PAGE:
In EU 'No' to Genetically Modified Food Could Conceal a 'Yes'

Published on
by
Inter Press Service

In EU 'No' to Genetically Modified Food Could Conceal a 'Yes'

by
David Cronin

Greenpeace noted that José Manuel Barroso, the Commission's president, had tried on four occasions to persuade EU governments to approve new GM foods since his appointment in 2004. (adapted photo from Flickr user Tim & Selena Middleton)

BRUSSELS -
Genetically modified (GM) foods will be introduced more quickly in
Europe as a
result of a new proposal, some Brussels officials fear.

Over
the past 12 years, the European Union has effectively observed a
moratorium on the cultivation of new GM crops because of widespread
opposition to biotechnology among both the public and some of the EU's
governments.

In a paper published Jul. 13, the Union's executive, the European
Commission,
superficially recognised that governments have the right to keep the
territories they administer GM-free. But privately officials say that
the aim of
the initiative is to speed up the approval process for GM foods.

John Dalli, the EU's commissioner for food safety, said that the
proposal
would not allow individual governments to ban GM foods on health or
environmental grounds as central EU bodies are tasked with assessing any

risk that such crops may pose. But the governments would be allowed to
cite
moral or ethical considerations when imposing unilateral bans.

Lawyers advising the organisation Friends of the Earth have found that
such
grounds would be legally intangible and could easily be challenged by
biotechnology companies in courts.

Dalli would not be drawn on that legal opinion, other than to say that
it
differed with counsel from the Commission's in-house lawyers. "I will
let the
lawyers fight it out," he told IPS. "I'm not a lawyer."

Asked to provide examples of the ethical questions that might prompt
governments to ban GM foods, he said: "It could be the fact that a
country is
facing a massive aversion to a certain cultivation issue. But I am not
going to
prophesise what the reasons could be. We would like to leave that to the

flexibilities we want to give (national governments)."

Green campaigners accused Dalli of playing deaf to calls to EU
governments
for a strengthened authorisation procedure. The campaigners argued that
the
new proposal is at stark variance with a demand made unanimously by the
Union's environment ministers in 2008. At that time, the ministers urged
that
the European Food Safety Authority should assess the long-term impact of

GM foods on the many ecosystems found throughout the EU and that the
risks of GM crops should be studied by a body independent of the
biotechnology industry.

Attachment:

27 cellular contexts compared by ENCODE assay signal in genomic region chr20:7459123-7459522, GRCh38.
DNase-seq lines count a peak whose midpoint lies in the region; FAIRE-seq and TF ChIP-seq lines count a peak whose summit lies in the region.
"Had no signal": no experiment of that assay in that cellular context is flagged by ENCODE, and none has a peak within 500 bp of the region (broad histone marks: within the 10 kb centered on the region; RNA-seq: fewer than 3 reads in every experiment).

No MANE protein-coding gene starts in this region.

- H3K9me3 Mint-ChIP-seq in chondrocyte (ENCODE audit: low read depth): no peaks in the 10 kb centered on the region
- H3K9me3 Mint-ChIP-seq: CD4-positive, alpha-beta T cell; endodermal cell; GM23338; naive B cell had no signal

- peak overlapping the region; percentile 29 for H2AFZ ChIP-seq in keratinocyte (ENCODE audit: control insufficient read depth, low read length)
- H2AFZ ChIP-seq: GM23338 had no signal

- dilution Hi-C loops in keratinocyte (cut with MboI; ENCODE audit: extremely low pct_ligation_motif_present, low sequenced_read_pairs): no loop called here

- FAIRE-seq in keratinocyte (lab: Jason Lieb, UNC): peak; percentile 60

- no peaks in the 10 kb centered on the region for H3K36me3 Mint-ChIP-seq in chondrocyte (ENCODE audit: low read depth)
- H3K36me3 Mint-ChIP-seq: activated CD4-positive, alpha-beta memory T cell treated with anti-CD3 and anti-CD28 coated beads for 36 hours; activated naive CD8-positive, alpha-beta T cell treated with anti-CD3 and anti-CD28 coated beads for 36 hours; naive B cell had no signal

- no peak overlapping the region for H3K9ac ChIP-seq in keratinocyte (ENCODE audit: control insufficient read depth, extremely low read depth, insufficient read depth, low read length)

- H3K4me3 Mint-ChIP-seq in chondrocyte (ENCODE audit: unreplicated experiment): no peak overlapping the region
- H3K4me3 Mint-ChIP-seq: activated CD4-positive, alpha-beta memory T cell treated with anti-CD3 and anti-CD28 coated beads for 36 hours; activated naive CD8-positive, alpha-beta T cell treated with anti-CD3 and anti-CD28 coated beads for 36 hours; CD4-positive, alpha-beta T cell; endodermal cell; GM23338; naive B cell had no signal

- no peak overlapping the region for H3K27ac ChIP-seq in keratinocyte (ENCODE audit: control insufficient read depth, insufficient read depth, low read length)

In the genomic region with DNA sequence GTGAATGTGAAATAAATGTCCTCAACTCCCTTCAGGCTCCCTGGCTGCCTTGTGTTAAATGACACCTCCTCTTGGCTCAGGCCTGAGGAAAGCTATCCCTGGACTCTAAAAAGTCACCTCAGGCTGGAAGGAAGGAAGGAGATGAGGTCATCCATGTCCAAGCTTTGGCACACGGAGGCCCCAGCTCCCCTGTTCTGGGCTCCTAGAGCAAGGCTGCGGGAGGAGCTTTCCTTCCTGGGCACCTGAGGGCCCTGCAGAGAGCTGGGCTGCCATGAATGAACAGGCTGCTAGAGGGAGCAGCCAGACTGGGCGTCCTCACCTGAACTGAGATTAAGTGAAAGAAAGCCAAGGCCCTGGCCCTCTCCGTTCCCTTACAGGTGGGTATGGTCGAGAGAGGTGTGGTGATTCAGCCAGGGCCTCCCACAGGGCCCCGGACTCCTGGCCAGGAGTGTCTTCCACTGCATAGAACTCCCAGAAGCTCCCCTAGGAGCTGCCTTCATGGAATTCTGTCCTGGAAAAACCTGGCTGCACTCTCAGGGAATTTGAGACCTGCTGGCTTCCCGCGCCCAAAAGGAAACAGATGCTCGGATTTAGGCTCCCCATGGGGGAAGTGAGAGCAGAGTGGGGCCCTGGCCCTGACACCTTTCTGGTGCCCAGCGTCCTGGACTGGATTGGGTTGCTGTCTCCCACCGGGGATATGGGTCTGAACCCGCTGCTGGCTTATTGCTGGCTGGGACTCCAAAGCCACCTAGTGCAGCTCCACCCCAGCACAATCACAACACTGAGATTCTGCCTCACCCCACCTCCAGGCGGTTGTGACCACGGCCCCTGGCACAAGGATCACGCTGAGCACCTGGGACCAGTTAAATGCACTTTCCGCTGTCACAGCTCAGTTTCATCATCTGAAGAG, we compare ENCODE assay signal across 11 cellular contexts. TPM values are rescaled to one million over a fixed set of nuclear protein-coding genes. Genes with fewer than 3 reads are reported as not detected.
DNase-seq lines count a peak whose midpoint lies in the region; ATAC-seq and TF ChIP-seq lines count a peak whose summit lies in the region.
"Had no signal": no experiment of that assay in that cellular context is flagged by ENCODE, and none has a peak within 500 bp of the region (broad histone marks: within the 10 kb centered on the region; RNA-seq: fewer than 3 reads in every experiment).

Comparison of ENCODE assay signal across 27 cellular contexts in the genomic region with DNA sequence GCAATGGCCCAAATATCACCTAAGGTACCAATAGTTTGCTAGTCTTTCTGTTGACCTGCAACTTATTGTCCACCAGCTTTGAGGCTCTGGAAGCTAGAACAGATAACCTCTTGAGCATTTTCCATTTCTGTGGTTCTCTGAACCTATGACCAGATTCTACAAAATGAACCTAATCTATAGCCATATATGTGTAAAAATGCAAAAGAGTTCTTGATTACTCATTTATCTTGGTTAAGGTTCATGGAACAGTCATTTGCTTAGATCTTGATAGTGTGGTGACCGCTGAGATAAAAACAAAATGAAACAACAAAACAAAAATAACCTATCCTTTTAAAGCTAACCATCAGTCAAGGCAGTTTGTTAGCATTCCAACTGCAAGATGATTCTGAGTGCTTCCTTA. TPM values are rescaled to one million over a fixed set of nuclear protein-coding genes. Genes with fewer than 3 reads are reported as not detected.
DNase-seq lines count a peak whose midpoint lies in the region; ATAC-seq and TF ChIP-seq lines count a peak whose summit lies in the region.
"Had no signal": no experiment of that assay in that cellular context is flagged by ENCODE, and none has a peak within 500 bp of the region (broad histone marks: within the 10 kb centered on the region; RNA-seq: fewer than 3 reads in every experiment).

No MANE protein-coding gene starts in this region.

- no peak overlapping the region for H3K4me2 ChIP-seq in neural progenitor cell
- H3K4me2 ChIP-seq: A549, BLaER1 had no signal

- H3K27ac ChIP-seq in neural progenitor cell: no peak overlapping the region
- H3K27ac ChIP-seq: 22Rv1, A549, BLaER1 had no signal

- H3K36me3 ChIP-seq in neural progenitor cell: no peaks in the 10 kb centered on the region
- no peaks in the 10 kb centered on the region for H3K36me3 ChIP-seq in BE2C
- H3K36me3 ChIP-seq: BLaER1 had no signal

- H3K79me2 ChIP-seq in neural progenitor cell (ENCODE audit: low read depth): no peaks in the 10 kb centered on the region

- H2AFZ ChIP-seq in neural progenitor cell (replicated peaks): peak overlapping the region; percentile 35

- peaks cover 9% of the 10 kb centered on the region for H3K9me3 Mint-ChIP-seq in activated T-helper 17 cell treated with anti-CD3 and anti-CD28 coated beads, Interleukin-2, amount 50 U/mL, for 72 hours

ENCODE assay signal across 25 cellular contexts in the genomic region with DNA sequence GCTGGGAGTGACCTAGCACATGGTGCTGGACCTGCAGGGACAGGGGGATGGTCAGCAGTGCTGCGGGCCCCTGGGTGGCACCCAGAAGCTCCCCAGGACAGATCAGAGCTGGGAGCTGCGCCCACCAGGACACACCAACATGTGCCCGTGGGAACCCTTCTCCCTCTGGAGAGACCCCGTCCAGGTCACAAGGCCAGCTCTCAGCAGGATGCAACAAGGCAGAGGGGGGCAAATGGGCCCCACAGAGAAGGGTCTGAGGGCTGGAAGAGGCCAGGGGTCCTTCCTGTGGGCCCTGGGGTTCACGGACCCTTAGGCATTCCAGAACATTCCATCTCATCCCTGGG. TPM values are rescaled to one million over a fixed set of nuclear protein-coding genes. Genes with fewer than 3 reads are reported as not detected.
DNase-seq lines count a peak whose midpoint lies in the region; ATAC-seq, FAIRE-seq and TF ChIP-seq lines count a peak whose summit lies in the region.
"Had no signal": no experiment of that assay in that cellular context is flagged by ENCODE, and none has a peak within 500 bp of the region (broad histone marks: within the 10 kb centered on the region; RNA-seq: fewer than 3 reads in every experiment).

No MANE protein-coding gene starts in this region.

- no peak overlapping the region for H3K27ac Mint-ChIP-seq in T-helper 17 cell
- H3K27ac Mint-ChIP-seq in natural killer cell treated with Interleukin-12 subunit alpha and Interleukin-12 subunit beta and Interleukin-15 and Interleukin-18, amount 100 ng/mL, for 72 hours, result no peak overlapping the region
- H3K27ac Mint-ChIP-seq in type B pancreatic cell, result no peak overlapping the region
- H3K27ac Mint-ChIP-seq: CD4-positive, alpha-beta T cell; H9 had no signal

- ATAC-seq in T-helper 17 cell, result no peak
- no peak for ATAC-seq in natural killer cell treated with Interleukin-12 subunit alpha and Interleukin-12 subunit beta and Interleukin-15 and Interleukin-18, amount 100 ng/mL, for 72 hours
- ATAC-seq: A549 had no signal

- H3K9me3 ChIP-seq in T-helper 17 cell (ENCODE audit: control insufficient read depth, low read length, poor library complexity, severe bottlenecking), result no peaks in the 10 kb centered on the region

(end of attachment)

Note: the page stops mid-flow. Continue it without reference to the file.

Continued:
Greenpeace noted that José Manuel Barroso, the Commission's president,
had
tried on four occasions to persuade EU governments to approve new GM
foods since his appointment in 2004. "Now President Barroso is admitting

defeat by presenting a compromise deal," said Greenpeace policy analyst
Stefanie Hundsdorfer.

"In an attempt to muddle through with his pro-GM agenda, he is offering
countries national bans if they turn a blind eye to the health and
safety
concerns they have about new crops during the EU authorisation process.
But
individual bans cannot replace a scientifically sound EU-level safety
procedure."

The new proposal follows an effort made by the Commission earlier this
year
to revive the approval process. In March the Commission chose a potato
known as Amflora as the first new GM crop to be cultivated in the EU in
well
over a decade. Despite that decision, three EU governments -- Hungary,
Austria and Luxembourg -- announced that they had forbidden the potato.

Three other states -- France, Germany and Greece -- have joined Hungary,

Austria and Luxembourg in also prohibiting the cultivation of Mon-810, a

maize patented by the world's leading biotech firm Monsanto. And Poland
has
legislation on its statute books proscribing the sale of GM seeds.

In the short-term, the Commission is hoping that around 10 new GM crops
will be planted in Europe. Four of them -- all varieties of maize --
have been
authorised by the EFSA, in some cases for more than five years.

Biotechnology firms claimed they were unhappy with the new proposal.
Carel
de Marchie Sarvaas, a representative of the trade association EuropaBio,
said
the paper appeared to give governments "carte blanche to ban safe and
approved GM crops in any country or region regardless of the needs or
wishes
of their farmers."

EuropaBio has, however, been having a series of meetings with the
Commission on how to end the logjam in the approvals process. The
meetings, which also involve officials from EFSA in Parma, Italy, were
initiated
after EuropaBio wrote to Barroso in 2006, warning that the antipathy of
some
EU governments to GM foods could "greatly diminish" the industry's
chances
of proving its theory that such foods are socially beneficial.

Friends of the Earth appealed to EU governments to reject the new
proposal. It
says that the proposal will not prevent organic and other non-GM crops
from
being "contaminated". Traces of GM crops can easily be carried by the
wind
into fields that had until then been GM-free, according to
environmentalists.

"While the European Commission is seemingly offering countries the right
to
implement national bans, in reality the proposal aims to do the
opposite:
opening Europe's fields to GM crops," said Mute Schimpf from Friends of
the
Earth. "The Commission continues to fail to protect Europe's food and
feed
from contamination by GM crops." 

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